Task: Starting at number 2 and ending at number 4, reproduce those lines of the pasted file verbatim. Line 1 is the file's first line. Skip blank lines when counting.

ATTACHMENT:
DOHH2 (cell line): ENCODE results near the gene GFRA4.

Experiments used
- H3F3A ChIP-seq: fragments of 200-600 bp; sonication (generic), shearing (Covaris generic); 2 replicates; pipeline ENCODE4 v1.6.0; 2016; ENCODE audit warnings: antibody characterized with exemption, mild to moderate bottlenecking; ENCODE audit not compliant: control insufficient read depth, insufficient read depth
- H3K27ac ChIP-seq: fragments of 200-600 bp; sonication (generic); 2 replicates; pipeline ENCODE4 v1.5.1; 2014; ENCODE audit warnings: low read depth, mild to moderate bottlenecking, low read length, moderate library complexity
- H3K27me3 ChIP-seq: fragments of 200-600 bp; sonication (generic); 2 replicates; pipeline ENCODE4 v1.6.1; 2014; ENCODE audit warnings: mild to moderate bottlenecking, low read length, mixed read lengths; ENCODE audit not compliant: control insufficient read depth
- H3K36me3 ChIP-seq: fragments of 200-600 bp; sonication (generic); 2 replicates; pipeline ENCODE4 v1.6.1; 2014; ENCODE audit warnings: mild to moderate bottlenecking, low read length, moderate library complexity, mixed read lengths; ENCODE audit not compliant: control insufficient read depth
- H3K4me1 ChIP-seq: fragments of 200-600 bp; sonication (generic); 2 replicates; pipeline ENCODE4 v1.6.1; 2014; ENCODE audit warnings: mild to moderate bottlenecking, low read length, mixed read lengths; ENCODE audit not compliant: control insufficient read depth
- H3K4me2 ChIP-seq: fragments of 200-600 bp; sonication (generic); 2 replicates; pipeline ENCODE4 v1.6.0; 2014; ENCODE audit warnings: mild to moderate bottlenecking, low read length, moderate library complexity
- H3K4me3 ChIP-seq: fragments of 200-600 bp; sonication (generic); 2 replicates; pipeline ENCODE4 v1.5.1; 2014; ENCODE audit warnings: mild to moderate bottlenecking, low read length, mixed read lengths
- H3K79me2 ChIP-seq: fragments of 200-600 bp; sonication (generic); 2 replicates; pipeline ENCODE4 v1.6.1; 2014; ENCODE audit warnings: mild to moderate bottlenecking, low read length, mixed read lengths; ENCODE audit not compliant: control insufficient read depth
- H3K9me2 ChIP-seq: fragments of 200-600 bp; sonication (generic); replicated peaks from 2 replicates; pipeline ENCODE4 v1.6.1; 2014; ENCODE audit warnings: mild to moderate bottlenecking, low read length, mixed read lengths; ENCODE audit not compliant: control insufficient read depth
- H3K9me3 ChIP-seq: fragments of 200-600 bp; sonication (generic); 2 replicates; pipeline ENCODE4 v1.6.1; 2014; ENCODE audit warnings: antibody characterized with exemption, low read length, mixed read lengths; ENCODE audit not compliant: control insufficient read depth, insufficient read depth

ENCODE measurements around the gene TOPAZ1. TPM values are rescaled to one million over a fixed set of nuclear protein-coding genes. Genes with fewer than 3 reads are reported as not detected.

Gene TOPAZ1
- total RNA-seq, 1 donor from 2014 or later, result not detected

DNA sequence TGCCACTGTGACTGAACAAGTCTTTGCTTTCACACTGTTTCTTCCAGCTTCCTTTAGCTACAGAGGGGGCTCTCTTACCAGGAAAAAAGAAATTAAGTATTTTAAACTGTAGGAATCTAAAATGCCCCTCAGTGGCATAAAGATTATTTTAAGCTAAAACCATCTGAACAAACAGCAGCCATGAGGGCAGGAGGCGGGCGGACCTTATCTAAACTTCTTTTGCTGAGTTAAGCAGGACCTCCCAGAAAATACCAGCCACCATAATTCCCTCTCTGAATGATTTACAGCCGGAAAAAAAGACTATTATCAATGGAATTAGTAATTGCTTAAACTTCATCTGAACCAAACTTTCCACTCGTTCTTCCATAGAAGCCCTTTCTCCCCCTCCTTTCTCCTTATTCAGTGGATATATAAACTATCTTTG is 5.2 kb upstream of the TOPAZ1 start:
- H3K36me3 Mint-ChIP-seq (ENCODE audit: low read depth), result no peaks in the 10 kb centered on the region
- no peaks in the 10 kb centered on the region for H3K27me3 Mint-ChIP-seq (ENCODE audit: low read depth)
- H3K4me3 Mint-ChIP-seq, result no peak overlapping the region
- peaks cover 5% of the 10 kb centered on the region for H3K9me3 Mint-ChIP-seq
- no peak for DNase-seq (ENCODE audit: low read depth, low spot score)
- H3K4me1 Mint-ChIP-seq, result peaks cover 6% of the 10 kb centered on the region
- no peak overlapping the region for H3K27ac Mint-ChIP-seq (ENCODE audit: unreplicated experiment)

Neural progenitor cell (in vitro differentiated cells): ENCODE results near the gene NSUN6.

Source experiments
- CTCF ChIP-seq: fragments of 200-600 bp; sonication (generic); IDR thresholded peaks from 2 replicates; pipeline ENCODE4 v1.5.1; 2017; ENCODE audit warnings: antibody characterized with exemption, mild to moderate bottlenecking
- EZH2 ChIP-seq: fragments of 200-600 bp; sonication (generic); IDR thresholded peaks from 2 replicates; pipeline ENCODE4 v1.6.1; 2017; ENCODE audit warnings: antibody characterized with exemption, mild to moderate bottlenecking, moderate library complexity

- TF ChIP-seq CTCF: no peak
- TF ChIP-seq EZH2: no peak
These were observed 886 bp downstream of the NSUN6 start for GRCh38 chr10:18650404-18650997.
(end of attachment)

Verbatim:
Experiments used
- H3F3A ChIP-seq: fragments of 200-600 bp; sonication (generic), shearing (Covaris generic); 2 replicates; pipeline ENCODE4 v1.6.0; 2016; ENCODE audit warnings: antibody characterized with exemption, mild to moderate bottlenecking; ENCODE audit not compliant: control insufficient read depth, insufficient read depth
- H3K27ac ChIP-seq: fragments of 200-600 bp; sonication (generic); 2 replicates; pipeline ENCODE4 v1.5.1; 2014; ENCODE audit warnings: low read depth, mild to moderate bottlenecking, low read length, moderate library complexity